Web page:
NREI recently spoke with Mark Fisher, senior director at commercial mortgage banking firm LJ Melody & Co. in New York City, about the extremely torrid investment sales market for office buildings. Instead of calling for its end in 2005, Fisher believes that torrid may have become a status-quo state for the real estate capital markets.
NREI: Office buildings are selling like crazy right now. But are lenders drawing the line at any building with deep vacancy? Fisher: Office vacancy is not significantly problematic at this time. Properties where the new buyers is repositioning the buildings to decrease vacancy is viewed as a "positive" in the market and has no trouble attracting competitively priced capital.
NREI: Capital is flooding the New York City office market. Has activity been growing or weakening over the past few months? When do you think it will it end? Fisher: If anything, there is more demand now than ever before with seemingly no end in sight. Intellectually, we know it has to end sometime but there are no signs that the market is either ending or slowing down.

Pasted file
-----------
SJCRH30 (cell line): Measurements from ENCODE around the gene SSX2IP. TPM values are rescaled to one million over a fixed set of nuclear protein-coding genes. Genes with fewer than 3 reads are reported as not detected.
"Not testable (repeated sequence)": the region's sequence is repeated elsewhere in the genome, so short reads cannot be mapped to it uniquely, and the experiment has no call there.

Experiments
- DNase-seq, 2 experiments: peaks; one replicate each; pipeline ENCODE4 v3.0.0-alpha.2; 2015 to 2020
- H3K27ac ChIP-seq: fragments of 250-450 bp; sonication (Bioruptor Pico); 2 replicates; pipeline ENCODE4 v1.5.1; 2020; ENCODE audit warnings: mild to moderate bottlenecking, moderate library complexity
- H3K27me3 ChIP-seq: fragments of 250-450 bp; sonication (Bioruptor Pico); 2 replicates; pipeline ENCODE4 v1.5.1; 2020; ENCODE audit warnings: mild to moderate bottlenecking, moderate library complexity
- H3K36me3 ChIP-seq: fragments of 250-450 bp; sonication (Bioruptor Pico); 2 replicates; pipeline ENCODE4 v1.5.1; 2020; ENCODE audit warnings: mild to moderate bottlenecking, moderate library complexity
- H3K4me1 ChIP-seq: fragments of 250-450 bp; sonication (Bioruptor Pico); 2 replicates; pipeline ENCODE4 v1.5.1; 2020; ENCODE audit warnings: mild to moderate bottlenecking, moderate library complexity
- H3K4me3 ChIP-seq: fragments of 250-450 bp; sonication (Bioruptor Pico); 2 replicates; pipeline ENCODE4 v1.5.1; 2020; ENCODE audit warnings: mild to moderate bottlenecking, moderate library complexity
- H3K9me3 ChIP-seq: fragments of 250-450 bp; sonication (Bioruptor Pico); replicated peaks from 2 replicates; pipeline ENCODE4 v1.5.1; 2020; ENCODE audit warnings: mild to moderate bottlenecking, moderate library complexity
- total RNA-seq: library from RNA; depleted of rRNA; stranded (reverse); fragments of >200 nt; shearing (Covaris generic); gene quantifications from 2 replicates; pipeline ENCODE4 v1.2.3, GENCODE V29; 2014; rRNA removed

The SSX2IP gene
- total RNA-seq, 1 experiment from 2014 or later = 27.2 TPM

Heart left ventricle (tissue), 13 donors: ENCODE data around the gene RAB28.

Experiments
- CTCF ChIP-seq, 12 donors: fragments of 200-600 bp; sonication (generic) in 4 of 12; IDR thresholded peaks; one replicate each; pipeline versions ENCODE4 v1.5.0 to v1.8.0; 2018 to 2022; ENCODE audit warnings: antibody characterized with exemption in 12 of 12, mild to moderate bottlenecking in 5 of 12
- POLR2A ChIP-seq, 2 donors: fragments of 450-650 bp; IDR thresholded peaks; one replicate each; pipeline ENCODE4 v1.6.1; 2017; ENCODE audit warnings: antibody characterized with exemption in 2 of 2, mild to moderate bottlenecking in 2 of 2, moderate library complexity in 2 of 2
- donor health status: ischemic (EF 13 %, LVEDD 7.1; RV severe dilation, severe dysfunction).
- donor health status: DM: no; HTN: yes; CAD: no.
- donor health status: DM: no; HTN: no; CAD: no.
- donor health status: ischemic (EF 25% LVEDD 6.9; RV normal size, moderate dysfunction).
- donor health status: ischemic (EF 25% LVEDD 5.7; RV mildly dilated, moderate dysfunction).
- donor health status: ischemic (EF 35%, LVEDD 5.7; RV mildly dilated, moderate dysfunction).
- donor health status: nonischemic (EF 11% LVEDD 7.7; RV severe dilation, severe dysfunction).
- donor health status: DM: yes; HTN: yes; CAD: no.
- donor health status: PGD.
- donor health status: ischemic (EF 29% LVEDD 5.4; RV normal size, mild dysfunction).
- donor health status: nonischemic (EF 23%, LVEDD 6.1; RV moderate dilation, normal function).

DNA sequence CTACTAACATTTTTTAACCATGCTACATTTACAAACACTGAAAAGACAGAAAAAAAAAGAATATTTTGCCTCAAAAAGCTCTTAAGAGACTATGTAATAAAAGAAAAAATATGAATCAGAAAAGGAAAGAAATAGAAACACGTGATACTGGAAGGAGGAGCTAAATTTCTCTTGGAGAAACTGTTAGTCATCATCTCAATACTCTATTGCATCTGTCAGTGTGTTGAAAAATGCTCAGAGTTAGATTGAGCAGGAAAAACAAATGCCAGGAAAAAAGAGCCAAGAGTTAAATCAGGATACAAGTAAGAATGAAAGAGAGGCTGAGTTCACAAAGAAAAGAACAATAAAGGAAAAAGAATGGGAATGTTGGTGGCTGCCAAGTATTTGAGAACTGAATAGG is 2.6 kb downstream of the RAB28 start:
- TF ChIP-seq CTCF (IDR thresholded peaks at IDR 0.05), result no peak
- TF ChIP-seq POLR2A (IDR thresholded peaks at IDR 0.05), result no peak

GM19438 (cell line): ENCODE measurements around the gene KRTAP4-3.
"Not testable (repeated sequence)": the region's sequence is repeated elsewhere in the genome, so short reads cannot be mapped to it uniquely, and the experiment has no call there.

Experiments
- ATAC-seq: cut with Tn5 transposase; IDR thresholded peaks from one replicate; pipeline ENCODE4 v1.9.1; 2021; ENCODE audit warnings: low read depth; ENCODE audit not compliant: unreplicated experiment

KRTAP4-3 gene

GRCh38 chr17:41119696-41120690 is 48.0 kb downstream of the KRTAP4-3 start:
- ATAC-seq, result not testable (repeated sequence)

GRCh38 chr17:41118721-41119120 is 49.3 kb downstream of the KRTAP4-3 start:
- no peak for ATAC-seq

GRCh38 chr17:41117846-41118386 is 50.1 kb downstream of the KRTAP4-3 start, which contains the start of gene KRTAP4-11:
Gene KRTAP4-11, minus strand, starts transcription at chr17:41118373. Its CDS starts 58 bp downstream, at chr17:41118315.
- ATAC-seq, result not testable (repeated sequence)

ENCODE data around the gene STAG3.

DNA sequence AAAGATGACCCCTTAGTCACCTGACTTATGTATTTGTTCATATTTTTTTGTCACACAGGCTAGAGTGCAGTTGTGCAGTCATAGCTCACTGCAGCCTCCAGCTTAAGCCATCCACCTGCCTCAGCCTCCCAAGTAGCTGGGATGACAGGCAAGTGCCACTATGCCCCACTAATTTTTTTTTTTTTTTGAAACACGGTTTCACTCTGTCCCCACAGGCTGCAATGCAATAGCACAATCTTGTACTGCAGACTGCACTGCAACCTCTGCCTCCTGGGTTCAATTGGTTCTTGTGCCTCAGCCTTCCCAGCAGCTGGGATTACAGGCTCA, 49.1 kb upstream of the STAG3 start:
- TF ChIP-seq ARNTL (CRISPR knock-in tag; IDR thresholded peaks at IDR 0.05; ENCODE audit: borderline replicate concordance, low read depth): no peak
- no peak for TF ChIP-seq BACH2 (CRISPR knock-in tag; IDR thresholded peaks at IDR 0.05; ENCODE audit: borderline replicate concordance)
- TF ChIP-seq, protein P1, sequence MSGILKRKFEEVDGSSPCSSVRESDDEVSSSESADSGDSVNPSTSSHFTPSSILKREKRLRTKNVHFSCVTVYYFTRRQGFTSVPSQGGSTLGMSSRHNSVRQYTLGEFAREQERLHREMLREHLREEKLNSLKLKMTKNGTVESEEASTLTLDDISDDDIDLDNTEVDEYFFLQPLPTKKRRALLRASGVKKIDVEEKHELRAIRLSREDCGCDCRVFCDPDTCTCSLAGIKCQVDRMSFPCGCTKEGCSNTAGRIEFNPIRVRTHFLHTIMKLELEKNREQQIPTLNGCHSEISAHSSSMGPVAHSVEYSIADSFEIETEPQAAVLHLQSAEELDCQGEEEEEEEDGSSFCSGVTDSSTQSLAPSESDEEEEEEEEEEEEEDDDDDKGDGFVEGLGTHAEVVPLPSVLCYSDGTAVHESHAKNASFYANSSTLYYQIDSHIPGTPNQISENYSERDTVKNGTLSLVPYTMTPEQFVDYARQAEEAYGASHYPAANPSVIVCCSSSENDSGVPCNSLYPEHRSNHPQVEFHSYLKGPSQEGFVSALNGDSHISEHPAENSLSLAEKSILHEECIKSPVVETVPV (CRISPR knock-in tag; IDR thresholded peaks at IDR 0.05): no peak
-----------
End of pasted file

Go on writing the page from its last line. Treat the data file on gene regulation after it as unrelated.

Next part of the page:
NREI: Could this be a structural change in the market? Fisher: Historically, real estate has been an excellent investment. The advent of REITs and CMBS have made the markets more efficient by making all of their information available through public offerings. This scrutiny has made real estate much more accessible, easier to analyze and thus a much more viable investment vehicle for a much broader field of investors.
NREI: Has the slight uptick in interest rates had any real effects on lending activity yet? Fisher: 10-year Treasuries at 4.10% are still considered to be extremely low. What has changed dramatically are spreads. With the increased percent of AAA’s and the decrease of B paper, CMBS bond offerings have a much higher quality and are thus commanding much tighter spreads. This is passed on to the market.
NREI: Can you give an example? Fisher: Take a 65% loan-to-value, 10-year, fixed-rate, interest-only loan we just put together at a spread of 85 over the 10-year treasuries. The "all-in" rate is only 4.95%! Everybody seems to be locking in these rates, even if it means paying a prepayment penalty on existing loans.